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Identity and density of parasite exposures alter the outcome of co-infections
  • Chloe Ramsay,
  • Jason Rohr
Chloe Ramsay
University of Notre Dame
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Jason Rohr
University of Notre Dame
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Abstract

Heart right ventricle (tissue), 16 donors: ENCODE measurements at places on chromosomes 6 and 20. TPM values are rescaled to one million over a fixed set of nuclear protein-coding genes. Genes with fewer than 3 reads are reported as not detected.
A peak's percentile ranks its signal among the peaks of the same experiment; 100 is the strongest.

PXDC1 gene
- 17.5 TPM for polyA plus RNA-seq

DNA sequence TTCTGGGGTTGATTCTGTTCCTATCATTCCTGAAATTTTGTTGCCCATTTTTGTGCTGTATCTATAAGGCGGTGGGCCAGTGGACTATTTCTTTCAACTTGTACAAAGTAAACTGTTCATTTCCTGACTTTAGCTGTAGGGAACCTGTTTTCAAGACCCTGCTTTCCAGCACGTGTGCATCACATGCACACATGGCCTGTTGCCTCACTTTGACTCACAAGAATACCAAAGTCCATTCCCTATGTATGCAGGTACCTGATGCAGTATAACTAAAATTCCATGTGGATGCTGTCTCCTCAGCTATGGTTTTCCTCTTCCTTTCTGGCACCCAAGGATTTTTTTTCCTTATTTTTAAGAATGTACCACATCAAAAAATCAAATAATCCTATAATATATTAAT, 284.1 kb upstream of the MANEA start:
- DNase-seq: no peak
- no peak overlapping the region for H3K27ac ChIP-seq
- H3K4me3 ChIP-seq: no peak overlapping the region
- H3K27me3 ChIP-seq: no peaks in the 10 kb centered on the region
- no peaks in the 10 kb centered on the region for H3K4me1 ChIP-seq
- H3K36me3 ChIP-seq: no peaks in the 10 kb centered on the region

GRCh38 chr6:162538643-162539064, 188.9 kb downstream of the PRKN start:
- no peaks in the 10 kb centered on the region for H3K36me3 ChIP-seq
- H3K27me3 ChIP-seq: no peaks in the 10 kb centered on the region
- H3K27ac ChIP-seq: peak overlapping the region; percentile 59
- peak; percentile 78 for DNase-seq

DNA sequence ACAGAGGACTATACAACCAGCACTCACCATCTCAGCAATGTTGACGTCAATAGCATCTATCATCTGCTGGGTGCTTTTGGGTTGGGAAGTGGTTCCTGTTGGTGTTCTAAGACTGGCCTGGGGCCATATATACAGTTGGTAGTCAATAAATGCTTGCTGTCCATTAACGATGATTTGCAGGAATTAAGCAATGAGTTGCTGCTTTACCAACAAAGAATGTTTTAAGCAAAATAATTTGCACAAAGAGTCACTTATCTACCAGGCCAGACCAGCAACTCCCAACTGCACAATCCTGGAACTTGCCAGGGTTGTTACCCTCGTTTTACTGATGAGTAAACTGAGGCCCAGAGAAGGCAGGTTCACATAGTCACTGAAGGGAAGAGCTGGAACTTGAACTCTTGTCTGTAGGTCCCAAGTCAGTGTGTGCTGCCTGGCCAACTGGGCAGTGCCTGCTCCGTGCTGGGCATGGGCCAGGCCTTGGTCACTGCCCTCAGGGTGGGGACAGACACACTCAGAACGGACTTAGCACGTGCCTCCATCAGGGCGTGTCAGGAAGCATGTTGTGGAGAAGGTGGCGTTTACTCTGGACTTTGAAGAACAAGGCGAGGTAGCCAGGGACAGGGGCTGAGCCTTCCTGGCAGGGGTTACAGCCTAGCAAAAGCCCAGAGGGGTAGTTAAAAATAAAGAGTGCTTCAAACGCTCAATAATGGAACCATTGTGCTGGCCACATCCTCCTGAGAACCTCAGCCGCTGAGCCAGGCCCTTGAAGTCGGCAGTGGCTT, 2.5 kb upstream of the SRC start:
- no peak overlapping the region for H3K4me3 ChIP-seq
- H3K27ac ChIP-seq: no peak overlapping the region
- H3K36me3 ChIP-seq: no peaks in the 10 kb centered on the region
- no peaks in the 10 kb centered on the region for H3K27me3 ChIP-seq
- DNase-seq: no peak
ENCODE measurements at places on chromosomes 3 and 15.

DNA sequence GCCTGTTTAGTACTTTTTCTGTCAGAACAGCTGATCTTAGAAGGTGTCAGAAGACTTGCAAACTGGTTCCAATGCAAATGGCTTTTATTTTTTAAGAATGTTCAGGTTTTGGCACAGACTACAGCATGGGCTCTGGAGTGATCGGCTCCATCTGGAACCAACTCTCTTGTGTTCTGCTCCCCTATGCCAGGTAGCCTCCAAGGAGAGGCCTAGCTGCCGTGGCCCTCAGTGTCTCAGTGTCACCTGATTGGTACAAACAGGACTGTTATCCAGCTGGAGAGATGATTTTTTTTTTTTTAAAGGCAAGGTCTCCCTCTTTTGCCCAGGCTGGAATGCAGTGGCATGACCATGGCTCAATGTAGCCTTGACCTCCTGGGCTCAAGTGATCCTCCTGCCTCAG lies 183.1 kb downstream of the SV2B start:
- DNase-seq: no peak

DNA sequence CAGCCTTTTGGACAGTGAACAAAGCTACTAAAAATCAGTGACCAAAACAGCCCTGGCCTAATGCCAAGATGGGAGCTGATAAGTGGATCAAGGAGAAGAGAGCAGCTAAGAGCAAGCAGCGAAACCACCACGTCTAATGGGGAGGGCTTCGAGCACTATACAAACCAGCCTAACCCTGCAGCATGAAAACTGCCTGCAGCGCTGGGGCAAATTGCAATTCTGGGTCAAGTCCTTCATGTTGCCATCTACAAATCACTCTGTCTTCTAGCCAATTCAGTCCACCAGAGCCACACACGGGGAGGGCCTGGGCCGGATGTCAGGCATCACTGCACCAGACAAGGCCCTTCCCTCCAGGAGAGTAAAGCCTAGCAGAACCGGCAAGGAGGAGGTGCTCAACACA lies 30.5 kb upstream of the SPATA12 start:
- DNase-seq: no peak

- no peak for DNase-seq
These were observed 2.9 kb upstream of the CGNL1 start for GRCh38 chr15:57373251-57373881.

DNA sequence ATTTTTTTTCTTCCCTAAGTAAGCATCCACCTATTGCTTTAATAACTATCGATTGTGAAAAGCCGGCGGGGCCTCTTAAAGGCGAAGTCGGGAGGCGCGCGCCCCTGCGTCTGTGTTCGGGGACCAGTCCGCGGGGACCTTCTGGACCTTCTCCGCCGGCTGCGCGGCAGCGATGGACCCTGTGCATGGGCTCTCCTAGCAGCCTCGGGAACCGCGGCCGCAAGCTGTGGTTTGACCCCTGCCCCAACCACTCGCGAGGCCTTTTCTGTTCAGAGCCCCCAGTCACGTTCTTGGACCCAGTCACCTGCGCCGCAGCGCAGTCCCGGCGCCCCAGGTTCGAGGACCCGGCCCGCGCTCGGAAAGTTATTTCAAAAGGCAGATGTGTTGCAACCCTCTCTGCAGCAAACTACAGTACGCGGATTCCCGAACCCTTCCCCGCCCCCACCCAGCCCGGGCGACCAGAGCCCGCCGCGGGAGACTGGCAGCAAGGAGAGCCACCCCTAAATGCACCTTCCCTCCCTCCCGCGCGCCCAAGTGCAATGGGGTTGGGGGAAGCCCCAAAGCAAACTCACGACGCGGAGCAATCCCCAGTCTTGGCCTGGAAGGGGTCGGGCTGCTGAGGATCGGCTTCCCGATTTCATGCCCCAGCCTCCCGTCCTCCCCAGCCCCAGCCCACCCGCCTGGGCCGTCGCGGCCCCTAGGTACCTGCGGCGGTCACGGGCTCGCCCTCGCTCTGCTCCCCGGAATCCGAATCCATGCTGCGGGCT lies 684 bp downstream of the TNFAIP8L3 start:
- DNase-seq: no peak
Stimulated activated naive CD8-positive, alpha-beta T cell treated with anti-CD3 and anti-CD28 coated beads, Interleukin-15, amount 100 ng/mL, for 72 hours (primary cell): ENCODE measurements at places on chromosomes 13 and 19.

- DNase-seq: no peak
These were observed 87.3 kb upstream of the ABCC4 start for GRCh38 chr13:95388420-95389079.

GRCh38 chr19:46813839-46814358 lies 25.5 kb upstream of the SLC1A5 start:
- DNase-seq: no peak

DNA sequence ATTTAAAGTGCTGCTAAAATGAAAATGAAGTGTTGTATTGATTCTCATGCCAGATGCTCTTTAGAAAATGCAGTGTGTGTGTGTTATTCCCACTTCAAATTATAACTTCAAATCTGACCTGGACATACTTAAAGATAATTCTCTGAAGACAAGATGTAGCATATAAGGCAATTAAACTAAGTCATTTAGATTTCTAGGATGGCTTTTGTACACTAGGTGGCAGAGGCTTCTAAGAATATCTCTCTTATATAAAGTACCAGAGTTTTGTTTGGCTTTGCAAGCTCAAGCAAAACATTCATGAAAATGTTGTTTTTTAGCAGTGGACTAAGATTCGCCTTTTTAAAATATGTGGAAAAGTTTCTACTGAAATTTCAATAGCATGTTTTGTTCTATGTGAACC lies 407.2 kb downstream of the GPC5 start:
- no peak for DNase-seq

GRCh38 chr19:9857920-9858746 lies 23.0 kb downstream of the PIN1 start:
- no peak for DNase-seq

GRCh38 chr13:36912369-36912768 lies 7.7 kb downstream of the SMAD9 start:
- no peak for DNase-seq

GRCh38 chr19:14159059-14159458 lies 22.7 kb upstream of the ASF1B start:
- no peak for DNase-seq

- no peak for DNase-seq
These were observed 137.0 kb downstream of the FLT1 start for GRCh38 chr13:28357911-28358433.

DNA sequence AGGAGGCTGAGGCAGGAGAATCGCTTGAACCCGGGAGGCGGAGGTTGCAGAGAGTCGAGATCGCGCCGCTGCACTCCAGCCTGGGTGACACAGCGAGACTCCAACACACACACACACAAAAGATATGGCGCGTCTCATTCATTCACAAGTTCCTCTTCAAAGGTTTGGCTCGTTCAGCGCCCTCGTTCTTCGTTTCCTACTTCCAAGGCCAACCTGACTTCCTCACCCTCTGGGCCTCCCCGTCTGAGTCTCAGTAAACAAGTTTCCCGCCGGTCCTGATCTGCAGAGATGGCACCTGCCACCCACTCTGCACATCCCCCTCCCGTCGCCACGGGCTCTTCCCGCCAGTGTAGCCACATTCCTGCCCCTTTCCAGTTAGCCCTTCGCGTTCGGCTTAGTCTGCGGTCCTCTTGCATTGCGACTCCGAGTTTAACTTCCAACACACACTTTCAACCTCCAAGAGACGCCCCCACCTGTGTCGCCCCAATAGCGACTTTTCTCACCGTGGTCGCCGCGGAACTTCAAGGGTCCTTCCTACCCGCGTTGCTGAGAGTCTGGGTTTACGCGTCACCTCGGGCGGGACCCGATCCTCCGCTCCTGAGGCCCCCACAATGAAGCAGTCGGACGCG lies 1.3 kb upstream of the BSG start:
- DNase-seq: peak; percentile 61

Although research has focused on density-dependent responses to single parasite infections, much less in known about how parasite density affects the more common scenario in nature, co-infections. We investigate how parasite density alters co-infection dynamics by simultaneously exposing Cuban treefrogs (Osteopilus septentrionalis), in all pairwise combinations and at a range of doses, to: the nematode Aplectana hamatospicula, the chytrid fungus (Batrachochytrium dendrobatidis), and Ranavirus. The latter two parasites are implicated in widespread amphibian declines. We found that all pairwise co-infections were density dependent, but some were positively and others negatively density dependent, and these effects drove host pathology. Also, all co-infections were highly asymmetric – strong in one direction and weak in the other – consistent with weak and asymmetric interactions dominating food webs and mutualistic networks. These findings suggest that the null expectation for co-infections should be that they are density-dependent, asymmetric, and important to host health.